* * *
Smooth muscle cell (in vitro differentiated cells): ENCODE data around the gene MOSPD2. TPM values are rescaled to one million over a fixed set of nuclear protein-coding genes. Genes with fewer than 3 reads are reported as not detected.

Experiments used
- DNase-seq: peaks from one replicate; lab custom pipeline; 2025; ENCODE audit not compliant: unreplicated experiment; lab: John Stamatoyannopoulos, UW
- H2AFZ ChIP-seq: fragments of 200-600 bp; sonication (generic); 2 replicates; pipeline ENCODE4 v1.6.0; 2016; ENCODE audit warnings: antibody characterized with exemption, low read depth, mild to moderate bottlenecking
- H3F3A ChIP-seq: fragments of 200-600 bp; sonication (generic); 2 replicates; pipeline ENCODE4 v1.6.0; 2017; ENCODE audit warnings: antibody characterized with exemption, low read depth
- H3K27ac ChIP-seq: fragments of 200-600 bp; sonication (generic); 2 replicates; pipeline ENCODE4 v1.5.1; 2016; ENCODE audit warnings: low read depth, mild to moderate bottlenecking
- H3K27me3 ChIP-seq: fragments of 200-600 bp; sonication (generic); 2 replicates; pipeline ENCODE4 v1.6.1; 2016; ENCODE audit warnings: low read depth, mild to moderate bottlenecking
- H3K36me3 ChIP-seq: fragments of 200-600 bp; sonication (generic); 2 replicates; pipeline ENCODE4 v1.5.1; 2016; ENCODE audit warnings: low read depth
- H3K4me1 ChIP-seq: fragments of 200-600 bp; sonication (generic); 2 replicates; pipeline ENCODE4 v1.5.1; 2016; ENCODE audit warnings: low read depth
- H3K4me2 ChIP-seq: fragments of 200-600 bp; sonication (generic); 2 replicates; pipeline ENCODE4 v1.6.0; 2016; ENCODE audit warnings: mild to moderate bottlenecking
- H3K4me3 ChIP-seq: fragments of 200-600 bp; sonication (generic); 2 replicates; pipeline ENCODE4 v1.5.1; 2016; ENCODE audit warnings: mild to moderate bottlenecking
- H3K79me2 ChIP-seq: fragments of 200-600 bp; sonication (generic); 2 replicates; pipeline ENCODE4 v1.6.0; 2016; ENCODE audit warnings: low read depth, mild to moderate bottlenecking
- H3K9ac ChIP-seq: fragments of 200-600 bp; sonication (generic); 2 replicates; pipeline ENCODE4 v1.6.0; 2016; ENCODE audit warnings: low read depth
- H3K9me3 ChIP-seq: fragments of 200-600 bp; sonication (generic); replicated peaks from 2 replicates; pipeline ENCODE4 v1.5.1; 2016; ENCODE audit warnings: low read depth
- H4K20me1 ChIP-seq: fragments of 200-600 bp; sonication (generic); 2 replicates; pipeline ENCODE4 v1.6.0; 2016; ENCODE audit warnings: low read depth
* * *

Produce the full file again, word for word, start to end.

Smooth muscle cell (in vitro differentiated cells): ENCODE data around the gene MOSPD2. TPM values are rescaled to one million over a fixed set of nuclear protein-coding genes. Genes with fewer than 3 reads are reported as not detected.

Experiments used
- DNase-seq: peaks from one replicate; lab custom pipeline; 2025; ENCODE audit not compliant: unreplicated experiment; lab: John Stamatoyannopoulos, UW
- H2AFZ ChIP-seq: fragments of 200-600 bp; sonication (generic); 2 replicates; pipeline ENCODE4 v1.6.0; 2016; ENCODE audit warnings: antibody characterized with exemption, low read depth, mild to moderate bottlenecking
- H3F3A ChIP-seq: fragments of 200-600 bp; sonication (generic); 2 replicates; pipeline ENCODE4 v1.6.0; 2017; ENCODE audit warnings: antibody characterized with exemption, low read depth
- H3K27ac ChIP-seq: fragments of 200-600 bp; sonication (generic); 2 replicates; pipeline ENCODE4 v1.5.1; 2016; ENCODE audit warnings: low read depth, mild to moderate bottlenecking
- H3K27me3 ChIP-seq: fragments of 200-600 bp; sonication (generic); 2 replicates; pipeline ENCODE4 v1.6.1; 2016; ENCODE audit warnings: low read depth, mild to moderate bottlenecking
- H3K36me3 ChIP-seq: fragments of 200-600 bp; sonication (generic); 2 replicates; pipeline ENCODE4 v1.5.1; 2016; ENCODE audit warnings: low read depth
- H3K4me1 ChIP-seq: fragments of 200-600 bp; sonication (generic); 2 replicates; pipeline ENCODE4 v1.5.1; 2016; ENCODE audit warnings: low read depth
- H3K4me2 ChIP-seq: fragments of 200-600 bp; sonication (generic); 2 replicates; pipeline ENCODE4 v1.6.0; 2016; ENCODE audit warnings: mild to moderate bottlenecking
- H3K4me3 ChIP-seq: fragments of 200-600 bp; sonication (generic); 2 replicates; pipeline ENCODE4 v1.5.1; 2016; ENCODE audit warnings: mild to moderate bottlenecking
- H3K79me2 ChIP-seq: fragments of 200-600 bp; sonication (generic); 2 replicates; pipeline ENCODE4 v1.6.0; 2016; ENCODE audit warnings: low read depth, mild to moderate bottlenecking
- H3K9ac ChIP-seq: fragments of 200-600 bp; sonication (generic); 2 replicates; pipeline ENCODE4 v1.6.0; 2016; ENCODE audit warnings: low read depth
- H3K9me3 ChIP-seq: fragments of 200-600 bp; sonication (generic); replicated peaks from 2 replicates; pipeline ENCODE4 v1.5.1; 2016; ENCODE audit warnings: low read depth
- H4K20me1 ChIP-seq: fragments of 200-600 bp; sonication (generic); 2 replicates; pipeline ENCODE4 v1.6.0; 2016; ENCODE audit warnings: low read depth